My First Indie Vinyl Experience

I normally post these sorts of things on my personal blog, but I thought I would make an exception here because I think it could very easily relate to our future plans for Victim Cache and thought our fans might also find it pretty interesting.

A few weeks back, I ran into this post on /r/vinyl by Christpher Philippone mentioning his self-funded project for pressing his 7″ called Off the Deep End. As far as I can tell, Christopher has done pretty much everything himself (recording, mixing, mastering, funding) so, in a very true sense, it’s an Indie effort. He basically had me at Hello so I opted to grab it up before the limited edition copies ran out. I had missed my chance at similar projects (such as Mile Green’s 1957 limited edition white single) before they were sold out so didn’t think twice about it this time around.

Christopher did not disappoint! I received the 7″ yesterday. It came in a plain white sleeve, but was signed by Christopher personally and came with a separate Thank You note. I was just tickled by this and while it might not sound like much, it just really helped connect me to the work. He could have easily done nothing and just shipped it out to me but, instead, took just a bit more time to personalize it. Of note, he also numbered both the sleeve and record itself. It was just a very thoughtful and nice touch!

Christpher Philippone - Off the Deep End 7"

The 7″ itself looks almost like an old 78RPM record to me with an unobtrusive but vintage looking label. It was also recorded in mono, which also favors the 78RPM style. According to the above Reddit post, it was pressed by Pirate Press using Direct Metal Mastering which is the first piece of vinyl I (knowingly) have to use that method. As a result, I was fairly curious to how the vinyl sounds over the digital.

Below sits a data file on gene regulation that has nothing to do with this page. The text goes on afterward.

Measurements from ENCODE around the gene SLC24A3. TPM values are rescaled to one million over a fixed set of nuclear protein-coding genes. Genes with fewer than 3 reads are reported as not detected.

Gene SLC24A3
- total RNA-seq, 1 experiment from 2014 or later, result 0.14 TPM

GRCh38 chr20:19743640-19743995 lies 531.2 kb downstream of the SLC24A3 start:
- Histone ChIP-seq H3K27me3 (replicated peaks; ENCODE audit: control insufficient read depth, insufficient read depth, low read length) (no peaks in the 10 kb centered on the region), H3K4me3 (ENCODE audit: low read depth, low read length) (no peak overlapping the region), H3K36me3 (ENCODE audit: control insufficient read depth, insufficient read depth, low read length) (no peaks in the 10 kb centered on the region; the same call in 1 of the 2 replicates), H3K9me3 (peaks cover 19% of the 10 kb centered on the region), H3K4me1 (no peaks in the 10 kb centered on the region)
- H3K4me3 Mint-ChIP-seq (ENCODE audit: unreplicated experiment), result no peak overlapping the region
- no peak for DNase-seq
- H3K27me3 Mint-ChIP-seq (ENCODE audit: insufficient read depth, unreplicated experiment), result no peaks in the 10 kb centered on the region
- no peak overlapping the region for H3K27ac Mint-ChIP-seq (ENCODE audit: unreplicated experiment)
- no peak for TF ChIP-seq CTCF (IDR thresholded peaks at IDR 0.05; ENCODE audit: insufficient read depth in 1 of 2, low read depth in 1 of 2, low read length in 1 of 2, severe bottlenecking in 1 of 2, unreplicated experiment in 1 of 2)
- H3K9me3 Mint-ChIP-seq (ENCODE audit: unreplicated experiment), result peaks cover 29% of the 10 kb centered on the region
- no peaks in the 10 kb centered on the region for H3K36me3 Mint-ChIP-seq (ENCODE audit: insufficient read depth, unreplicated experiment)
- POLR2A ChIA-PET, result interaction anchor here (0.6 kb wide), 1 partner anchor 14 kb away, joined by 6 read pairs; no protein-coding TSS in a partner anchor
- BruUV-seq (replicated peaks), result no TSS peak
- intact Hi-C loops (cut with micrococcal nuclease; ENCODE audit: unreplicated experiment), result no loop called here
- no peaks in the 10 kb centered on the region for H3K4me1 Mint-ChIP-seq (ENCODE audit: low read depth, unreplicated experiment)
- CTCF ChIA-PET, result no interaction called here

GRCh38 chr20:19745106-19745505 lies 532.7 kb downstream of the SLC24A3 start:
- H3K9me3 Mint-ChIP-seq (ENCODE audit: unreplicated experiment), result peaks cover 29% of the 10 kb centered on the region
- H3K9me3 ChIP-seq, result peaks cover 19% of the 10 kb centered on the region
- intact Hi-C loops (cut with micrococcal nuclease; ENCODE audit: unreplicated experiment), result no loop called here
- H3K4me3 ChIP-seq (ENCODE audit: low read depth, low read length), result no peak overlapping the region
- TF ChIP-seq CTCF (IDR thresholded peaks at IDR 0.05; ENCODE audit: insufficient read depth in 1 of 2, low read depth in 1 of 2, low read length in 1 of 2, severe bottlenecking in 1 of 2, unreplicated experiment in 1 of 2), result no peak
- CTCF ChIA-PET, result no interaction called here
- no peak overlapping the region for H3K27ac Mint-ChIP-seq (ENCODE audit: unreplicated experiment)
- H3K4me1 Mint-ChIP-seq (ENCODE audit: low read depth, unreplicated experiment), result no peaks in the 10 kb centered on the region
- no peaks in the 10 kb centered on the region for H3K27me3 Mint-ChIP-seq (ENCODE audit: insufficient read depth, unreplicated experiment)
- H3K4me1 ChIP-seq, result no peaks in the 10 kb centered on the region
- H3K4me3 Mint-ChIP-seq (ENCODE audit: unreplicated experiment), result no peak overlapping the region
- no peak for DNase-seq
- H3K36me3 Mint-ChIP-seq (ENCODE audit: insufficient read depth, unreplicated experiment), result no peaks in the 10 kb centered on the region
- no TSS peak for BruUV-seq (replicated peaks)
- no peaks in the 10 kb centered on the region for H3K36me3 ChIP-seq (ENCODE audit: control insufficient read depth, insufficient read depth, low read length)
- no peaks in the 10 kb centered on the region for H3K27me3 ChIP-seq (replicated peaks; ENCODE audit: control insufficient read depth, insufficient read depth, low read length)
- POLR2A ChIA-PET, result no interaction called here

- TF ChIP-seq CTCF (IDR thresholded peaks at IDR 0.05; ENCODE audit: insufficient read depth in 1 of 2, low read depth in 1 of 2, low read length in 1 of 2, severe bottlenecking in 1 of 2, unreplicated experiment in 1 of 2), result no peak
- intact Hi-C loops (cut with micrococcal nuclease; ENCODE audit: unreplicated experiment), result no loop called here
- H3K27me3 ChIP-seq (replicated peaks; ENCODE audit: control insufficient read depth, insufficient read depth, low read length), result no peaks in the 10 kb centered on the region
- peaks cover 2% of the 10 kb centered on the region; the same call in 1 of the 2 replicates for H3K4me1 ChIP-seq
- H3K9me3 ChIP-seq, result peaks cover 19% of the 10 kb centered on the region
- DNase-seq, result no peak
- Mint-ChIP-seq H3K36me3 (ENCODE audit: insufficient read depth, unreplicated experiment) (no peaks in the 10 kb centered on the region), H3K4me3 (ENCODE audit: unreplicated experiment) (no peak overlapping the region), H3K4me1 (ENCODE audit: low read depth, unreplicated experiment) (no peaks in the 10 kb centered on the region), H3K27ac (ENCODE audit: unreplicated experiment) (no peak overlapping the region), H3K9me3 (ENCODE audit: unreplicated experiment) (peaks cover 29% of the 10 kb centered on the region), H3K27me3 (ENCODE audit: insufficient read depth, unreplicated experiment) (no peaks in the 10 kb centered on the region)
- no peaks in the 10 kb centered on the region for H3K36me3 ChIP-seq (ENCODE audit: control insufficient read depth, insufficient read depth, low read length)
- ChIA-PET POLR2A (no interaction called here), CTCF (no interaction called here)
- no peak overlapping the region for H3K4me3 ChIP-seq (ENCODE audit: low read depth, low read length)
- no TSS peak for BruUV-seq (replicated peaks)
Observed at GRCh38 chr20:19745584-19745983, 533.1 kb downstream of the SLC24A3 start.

The difference is actually rather subtle, but I do like the sound of the vinyl just a bit better. I would bet they came from the same (digital) master, but the thing that makes the vinyl better is perhaps its flaws. The surface noise, occasional pops, and harmonic distortion, as well as influences in my setup, are all elements that make the vinyl sound more organic, in my opinion. Of note, the highs are not as pronounced than the digital but I think that makes things sound more pleasant and that can be correct by adjusting your EQ. The dynamics on both formats is appreciated – it did not seem to me that compression was used on the master output, nor was a limiting. Neither the digital nor vinyl show any sort of limiting. The mix flows naturally and while it may sound less professional than modern big-name tracks, I rather like that. The personal touches Christopher added make among my favorite to have in my collection. That plus 7″ singles are pretty fun when you get down to it. For Chipsurf Pipeline, we really want to do a full LP but, were that to fall through, a 7″ is certainly something we have considered.

It’s a release that, if you have a few bucks to spend, is one I recommend picking up. It’s a fun release, and just like us, he is a truly independent artist which means it helps support him directly. If you want to check it out, head on over to Christopher’s Bandcamp page.

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